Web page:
Assateague Island National Seashore with Irene Hinke-Sacilotto

Assateague Island is a narrow 37-mile-long barrier island lying off the coast of Maryland and Virginia. Because of its ecological importance, it has been designated as a National Seashore under the management of the National Park Service. It is home to wild horses and wildlife including whitetail deer, fox, raccoons, herons, rails, geese, ducks, shorebirds and other resident and migratory species.

This workshop is designed for those with a basic knowledge of the operation of a 35 mm SLR digital camera an interest in nature photography and who desire to improve their photographic skills and optimize the use of their camera. Topics discussed include 1) equipment selection, 2) composition, 3) metering and exposure, 4) lighting, 5) basic image manipulation and 6) locating, approaching, and photographing wildlife.

A Friday evening orientation session is followed by pre-dawn departure on Saturday for the beach to photograph the sunrise and take advantage of the warm early morning light. Potential subjects include the sand dunes, surf, fisherman, wild horses, and local wildlife. Mid-day will be set aside for editing images, followed by a critique of photos taken during the morning. The remainder of the afternoon will be devoted to more photography of island inhabitants, the beach, and sunset. Sunday, photography will begin before dawn and will continue through the morning followed by a final critique of images. The number of participants is limited to 12. Sponsored by the Assateague Island Alliance. info@assateagueislandalliance.org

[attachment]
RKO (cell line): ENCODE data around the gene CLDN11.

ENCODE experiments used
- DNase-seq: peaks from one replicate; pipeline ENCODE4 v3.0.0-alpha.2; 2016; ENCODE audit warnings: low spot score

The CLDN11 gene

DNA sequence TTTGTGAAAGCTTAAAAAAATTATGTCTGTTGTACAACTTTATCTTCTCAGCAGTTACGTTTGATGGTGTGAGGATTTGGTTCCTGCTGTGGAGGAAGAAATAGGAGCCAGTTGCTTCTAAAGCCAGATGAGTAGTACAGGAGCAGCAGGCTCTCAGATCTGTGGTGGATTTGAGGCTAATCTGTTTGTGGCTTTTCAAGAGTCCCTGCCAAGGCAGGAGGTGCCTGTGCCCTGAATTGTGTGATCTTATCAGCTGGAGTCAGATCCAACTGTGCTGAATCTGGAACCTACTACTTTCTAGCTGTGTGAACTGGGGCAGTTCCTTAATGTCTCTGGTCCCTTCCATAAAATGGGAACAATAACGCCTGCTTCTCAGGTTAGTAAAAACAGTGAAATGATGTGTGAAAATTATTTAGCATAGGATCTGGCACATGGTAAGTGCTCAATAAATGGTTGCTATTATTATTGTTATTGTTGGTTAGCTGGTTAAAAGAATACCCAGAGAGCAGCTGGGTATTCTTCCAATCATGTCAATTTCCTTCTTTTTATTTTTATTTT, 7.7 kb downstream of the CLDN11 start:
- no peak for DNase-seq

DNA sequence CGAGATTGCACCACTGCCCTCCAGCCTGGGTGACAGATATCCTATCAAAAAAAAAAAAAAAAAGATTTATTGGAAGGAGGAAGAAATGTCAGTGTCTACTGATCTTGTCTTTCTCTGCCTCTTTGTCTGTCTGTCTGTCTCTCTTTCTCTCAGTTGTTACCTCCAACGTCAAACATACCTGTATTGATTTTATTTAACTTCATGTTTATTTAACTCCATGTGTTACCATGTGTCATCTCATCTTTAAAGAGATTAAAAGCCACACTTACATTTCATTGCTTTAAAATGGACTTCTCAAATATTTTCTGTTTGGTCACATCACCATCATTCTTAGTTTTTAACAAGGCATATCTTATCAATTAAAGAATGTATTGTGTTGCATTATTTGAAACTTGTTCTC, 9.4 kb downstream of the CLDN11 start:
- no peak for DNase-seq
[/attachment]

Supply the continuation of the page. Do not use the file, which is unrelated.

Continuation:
“Bosque Wildlife” at Bosque del Apache NWR with Sandy Zelasko and Irene Hinke-Sacilotto

Situated along the Rio Grande River, Bosque del Apache National Wildlife Refuge covers more than 57,000 acres and is a major wintering ground for cranes and waterfowl. Refuge personnel manage the water levels of its wetlands and impoundments to simulate what was once the seasonal flow of water from the Rio Grande before the river was damned and the flow altered. To feed the huge number of birds visiting the refuge each year, nearby fields are planted with corn, winter wheat, millet, and other grains. Loop roads transect the refuge marshes and fields and provide prime sites for wildlife viewing and photography. Species that may be seen include shovelers, buffleheads, pintails, teal and other ducks; bald and golden eagles; kestrels and other hawks; turkey; meadowlarks; quail; roadrunners; coyotes; mule deer; and more. In November, large flocks of snow geese and sandhill cranes will be present. At night to escape predators, the birds flock to the marshes and shallow pools. With dawn, the snow geese and other waterfowl rise in mass from the wetlands and sweep overhead on their way to nearby fields to feed. Each day we will spend the early morning and late afternoon hours at the refuge photographing birds and many other species of wildlife which are present at the sanctuary.